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Hoffmann, R. A wiki for the life sciences where authorship matters. Nature Genetics (2008)

Acquired partial corticosterone methyl oxidase type II defect in diabetes mellitus. Case of hyperreninemic hypoaldosteronism.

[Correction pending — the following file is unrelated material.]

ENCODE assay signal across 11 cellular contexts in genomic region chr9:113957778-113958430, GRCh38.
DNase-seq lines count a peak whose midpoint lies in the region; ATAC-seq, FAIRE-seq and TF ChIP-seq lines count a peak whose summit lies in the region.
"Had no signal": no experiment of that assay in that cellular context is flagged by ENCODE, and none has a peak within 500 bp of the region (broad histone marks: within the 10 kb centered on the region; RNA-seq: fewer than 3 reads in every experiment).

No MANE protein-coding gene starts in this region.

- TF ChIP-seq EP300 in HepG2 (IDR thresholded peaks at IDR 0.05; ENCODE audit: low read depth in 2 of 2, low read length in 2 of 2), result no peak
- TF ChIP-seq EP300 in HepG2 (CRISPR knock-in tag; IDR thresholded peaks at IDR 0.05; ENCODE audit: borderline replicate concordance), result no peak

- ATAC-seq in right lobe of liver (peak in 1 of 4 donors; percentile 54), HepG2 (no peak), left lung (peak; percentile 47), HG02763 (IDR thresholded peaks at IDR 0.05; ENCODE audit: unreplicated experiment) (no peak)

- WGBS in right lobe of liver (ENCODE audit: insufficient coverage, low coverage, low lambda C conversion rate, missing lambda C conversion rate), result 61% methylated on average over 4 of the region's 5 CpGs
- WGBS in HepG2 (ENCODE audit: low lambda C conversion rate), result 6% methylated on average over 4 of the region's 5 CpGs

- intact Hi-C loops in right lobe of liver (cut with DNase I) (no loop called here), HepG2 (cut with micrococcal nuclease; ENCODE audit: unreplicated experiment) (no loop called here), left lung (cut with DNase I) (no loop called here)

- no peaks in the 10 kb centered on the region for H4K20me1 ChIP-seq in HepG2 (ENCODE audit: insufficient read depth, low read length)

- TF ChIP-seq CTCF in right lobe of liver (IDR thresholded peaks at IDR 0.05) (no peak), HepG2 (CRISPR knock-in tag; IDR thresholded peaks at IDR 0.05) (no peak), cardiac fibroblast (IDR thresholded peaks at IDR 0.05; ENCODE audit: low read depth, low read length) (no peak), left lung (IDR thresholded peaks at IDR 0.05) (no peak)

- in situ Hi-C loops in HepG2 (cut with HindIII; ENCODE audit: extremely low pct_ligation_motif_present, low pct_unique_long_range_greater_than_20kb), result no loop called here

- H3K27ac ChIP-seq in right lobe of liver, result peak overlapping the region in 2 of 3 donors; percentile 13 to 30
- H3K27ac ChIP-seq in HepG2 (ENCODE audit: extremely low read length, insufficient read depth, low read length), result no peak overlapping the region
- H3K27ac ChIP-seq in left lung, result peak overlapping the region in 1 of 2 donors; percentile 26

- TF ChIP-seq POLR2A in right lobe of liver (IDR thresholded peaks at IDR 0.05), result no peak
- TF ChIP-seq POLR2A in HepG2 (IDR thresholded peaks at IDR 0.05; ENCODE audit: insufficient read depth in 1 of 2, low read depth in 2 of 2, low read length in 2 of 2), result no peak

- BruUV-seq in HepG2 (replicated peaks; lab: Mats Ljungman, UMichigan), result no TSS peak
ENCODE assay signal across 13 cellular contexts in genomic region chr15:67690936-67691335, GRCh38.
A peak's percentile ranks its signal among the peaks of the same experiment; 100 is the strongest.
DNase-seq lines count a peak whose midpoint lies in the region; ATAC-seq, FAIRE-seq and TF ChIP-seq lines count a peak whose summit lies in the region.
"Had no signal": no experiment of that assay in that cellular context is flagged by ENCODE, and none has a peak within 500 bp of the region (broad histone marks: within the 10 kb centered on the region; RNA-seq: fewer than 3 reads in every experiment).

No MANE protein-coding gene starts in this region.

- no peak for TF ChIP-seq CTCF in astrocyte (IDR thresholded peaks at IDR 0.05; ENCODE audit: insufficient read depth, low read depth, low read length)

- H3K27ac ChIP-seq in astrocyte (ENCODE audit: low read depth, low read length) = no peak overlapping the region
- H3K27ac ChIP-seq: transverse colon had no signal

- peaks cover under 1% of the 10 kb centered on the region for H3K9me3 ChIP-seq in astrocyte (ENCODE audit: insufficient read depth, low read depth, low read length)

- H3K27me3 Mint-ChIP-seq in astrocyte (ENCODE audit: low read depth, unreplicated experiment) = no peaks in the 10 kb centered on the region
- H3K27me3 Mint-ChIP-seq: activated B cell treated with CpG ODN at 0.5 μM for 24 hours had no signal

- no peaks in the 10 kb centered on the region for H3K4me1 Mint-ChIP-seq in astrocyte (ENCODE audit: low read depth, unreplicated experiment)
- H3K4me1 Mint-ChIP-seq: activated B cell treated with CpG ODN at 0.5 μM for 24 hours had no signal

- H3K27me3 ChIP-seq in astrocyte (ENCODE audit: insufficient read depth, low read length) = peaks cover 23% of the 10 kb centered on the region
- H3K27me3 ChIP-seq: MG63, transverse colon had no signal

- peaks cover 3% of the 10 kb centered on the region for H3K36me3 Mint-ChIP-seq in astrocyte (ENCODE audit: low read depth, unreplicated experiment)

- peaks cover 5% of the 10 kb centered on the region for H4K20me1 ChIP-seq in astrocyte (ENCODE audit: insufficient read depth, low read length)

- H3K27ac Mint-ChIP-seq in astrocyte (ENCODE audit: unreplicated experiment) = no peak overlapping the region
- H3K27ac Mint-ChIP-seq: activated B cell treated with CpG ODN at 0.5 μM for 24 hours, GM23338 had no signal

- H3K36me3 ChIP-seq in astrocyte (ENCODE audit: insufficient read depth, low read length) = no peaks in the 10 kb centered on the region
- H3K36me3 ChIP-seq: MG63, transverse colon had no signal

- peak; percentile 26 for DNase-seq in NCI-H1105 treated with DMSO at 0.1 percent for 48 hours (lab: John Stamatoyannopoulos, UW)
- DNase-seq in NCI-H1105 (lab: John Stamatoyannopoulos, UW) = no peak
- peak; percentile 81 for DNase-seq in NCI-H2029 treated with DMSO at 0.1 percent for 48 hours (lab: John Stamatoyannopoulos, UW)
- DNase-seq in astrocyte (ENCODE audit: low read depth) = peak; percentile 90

The aim of this study was to investigate the pathogenesis of hypoaldosteronism in diabetes. Endogenous elevation of plasma renin activity and exogenous corticotropin were used to study steroidogenesis. Observations were made over 12 yr on the evolution and treatment of hyperkalemia in a diabetic subject. In 1977, potassium, baseline cortisol, aldosterone, and renin activity were normal; renin activity increased normally with posture; and cortisol responded normally to ACTH infusion. Nine yr later, persistent hyperkalemia was documented. Upright renin activity was elevated to 5.26 ng.L-1.s-1, with concomitant elevation of 18-hydroxycorticosterone (18-OHB) and a low-normal aldosterone level. One hour after administration of 0.25 mg i.m. cosyntropin, cortisol increased normally, aldosterone increased from 220 to 360 pM, and 18-OHB increased from 3700 to 4800 pM. During treatment with fludrocortisone, fludrocortisone with furosemide, and furosemide alone, improvement of hyperkalemia was noted. Endogenous hyperreninemia and basal elevations of 18-OHB, accompanied by limited aldosterone responsiveness to renin and ACTH, suggest the presence of a partial corticosterone methyl oxidase type II defect. Evolution of hyperkalemia between 1977 and 1986 suggests this defect was acquired.[1]


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